This workshop surely left people craving for more, and their hands greased with colorful ink!

To view the Art Pitara Gallery, click here.



Expressions of Pithora [30 – 31 May 2014]

If one has to look at the paintings which celebrate the grandeur of human life, then it is the Pithora paintings which portray the different expressions of life!

This workshop was all about the participants trying to blend the invocations, myths and fantasy stories related to Baba Pithora, contours of horses, birds, bulls, and other animals with men and women on the paper.

Everyone was inquisitive about the horses and elephants in the paintings. Desingbhai Rathwa told an interesting story about the wedding between Pithora and Pithori where all the gods and goddesses gave their blessings over horses and elephants.

The paintings finished by the participants were as bright and grand as is the culture of the community!

To view the Art Pitara Gallery, click here.

Molela- The lyric of handicraft [26-29 May 2014]

The Art Pitara 2014 edition started with Molela Tile Workshop. The one aspect of the workshop which everybody found exciting was to work with clay and create different forms of tiles. The curiosity among the participants increased when they learnt about the significance of various deities that are represented in these tiles and the significance of the icon of Dharamraj in the tiles.

Rajender Ji, Molela artist, told them that it is their belief that it is because of the Dharamraj, a blind potter got his eyesight back and it is for this reason that the image of God is being made by every Molela artist even today, to keep the tradition alive.

Their curiosity got converted into startlement when Rajender Ji, told them that they had worked with a mixture of clay and donkey’s dung. The four day workshop saw every participant make one tile each day and learn different techniques. They even saw the process of firing and baking of tiles.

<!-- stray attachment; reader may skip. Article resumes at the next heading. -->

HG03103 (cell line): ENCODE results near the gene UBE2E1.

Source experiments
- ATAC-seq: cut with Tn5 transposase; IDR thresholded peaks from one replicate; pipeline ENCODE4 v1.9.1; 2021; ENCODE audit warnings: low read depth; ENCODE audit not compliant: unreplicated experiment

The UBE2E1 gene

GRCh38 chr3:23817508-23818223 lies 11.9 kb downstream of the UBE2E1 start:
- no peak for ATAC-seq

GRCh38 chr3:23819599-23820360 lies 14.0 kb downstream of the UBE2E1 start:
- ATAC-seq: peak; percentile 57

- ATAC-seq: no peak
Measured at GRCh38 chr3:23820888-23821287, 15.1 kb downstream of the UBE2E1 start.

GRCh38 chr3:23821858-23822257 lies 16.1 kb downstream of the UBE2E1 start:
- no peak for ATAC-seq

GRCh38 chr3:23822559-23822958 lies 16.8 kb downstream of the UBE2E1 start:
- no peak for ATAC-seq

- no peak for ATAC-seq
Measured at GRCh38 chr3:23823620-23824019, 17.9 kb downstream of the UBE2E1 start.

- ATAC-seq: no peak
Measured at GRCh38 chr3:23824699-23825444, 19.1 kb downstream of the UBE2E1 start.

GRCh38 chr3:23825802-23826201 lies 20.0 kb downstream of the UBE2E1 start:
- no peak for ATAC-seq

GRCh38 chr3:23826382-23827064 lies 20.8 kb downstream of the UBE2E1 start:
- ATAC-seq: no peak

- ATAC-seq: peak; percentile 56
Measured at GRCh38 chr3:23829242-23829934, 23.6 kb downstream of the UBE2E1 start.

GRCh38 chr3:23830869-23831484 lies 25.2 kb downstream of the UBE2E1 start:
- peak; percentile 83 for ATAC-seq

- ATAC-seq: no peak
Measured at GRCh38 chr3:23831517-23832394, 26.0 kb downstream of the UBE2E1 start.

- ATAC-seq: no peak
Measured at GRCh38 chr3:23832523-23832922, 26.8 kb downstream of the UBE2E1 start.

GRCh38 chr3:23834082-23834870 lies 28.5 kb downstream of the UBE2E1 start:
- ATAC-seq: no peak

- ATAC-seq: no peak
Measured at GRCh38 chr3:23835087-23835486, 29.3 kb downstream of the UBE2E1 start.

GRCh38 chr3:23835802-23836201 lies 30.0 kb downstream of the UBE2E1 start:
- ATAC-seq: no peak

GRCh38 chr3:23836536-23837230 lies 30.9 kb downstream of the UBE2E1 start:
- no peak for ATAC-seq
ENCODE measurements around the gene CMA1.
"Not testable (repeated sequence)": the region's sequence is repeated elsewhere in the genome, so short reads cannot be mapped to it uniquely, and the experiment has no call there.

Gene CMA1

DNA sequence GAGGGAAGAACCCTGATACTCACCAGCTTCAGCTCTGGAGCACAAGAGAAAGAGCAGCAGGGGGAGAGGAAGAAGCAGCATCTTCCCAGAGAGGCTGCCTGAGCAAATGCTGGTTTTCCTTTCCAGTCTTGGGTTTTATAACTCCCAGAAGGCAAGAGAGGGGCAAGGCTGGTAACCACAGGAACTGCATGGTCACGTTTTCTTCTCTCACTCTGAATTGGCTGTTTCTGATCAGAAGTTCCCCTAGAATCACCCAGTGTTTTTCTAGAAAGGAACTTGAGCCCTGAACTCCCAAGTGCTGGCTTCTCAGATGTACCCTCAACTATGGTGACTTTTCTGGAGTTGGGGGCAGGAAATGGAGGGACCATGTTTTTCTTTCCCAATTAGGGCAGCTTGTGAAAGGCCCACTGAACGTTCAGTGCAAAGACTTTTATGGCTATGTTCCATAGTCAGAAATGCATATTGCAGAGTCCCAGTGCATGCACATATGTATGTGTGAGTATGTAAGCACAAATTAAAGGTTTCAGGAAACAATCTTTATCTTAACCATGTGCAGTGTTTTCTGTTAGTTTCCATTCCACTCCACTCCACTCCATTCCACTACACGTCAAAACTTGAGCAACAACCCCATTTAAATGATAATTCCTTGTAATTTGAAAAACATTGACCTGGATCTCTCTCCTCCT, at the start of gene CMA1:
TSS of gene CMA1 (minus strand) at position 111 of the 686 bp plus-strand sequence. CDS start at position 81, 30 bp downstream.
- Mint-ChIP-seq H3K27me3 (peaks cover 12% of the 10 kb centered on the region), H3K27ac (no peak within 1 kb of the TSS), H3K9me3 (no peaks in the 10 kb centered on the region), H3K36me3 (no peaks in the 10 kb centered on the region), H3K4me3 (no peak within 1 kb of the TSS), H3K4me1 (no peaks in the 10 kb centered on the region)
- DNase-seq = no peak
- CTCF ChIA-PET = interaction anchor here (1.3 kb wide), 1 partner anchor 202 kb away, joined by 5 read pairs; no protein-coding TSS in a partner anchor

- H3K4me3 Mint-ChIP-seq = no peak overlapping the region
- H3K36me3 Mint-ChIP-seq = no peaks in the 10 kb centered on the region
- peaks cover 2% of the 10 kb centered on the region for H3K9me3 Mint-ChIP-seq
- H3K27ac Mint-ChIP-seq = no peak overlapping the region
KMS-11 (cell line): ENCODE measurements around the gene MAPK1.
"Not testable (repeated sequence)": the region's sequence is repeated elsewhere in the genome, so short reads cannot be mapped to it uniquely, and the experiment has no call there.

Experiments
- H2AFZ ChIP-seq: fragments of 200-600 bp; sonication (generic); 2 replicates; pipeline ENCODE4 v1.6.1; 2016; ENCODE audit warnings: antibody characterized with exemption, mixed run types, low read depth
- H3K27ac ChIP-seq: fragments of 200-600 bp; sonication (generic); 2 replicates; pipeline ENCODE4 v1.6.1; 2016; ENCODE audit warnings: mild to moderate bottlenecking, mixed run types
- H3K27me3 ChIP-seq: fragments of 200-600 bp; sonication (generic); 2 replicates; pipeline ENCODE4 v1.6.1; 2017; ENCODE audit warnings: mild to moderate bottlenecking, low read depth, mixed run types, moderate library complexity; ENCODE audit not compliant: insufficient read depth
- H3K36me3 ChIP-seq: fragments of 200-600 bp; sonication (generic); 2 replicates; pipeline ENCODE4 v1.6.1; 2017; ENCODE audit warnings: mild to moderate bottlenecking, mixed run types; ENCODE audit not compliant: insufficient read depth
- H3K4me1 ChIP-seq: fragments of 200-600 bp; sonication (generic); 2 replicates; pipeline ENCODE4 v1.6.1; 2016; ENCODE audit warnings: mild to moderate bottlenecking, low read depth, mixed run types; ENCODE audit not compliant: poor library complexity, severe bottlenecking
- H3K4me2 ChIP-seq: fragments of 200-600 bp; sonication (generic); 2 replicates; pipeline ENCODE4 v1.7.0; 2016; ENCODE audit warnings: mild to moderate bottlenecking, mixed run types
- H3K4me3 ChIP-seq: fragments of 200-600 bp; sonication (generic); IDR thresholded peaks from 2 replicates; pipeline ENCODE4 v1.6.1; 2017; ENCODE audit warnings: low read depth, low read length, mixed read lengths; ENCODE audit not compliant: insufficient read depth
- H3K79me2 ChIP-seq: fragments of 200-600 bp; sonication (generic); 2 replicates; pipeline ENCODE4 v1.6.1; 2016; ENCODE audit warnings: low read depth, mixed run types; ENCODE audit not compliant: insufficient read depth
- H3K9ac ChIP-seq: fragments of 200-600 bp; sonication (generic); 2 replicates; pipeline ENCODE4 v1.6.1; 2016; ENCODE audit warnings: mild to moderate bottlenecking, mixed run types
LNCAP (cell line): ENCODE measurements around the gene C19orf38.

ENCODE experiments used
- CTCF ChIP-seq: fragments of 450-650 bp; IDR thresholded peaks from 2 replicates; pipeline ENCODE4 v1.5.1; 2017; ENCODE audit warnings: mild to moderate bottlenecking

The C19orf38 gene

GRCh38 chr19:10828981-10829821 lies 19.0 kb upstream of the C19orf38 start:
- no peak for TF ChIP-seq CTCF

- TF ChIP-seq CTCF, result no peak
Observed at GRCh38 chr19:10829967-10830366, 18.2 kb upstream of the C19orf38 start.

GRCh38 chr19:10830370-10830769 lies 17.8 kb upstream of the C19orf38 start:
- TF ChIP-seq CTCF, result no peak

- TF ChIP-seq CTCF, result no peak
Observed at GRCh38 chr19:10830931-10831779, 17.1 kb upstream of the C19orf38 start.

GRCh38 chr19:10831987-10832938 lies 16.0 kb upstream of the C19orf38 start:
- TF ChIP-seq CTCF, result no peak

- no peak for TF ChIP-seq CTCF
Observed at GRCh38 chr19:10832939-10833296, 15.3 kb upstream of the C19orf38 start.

Even the volunteers couldn’t resist getting their hands dirty – or happy for that matter!

To view the Art Pitara Gallery, click here.


Cheriyal Mask Making [23-25 June 2014]

We all wear some mask or the other. But we bet, you haven’t tried wearing a Cheriyal Mask just yet! While the participants at the Cheriyal Mask Making Workshop learnt how to make Male-Female-Devil-and other forms, some of them also tried wearing their colourful alter-faces 😉

What sets these masks apart is their composition – made of tamarind seed paste, sawdust powder, and layered with strips of cloth, chalk powder paste before being finally painted, these masks are unbreakable!

To view the Art Pitara Gallery, click here.

The stories of Gond..

The last few days, not only did the participants get an insight into Gond art, but also into tribal belief systems and popular folklore!

For instance, it is their belief that Sheshnag (a mythical 5-headed snake, & the lord of snakes),  holds the earth on its head. When he feels the burden, and moves his head, the shift in balance causes Earthquakes! That definitely, IS a more exciting reason to believe in!

We also heard from artist Dilip Shyam, how they fear that the Baghban (or Tiger) would eat up a Groom on his wedding night, and how they therefore fool it by keeping a pig in the room instead of the Groom!

Of course there was more on why the Peacock has ugly feet, and what happens when Antelopes lock horns!

Now such stories are bound to inspire fun, and interesting art! A small glimpse into what the participants came up with: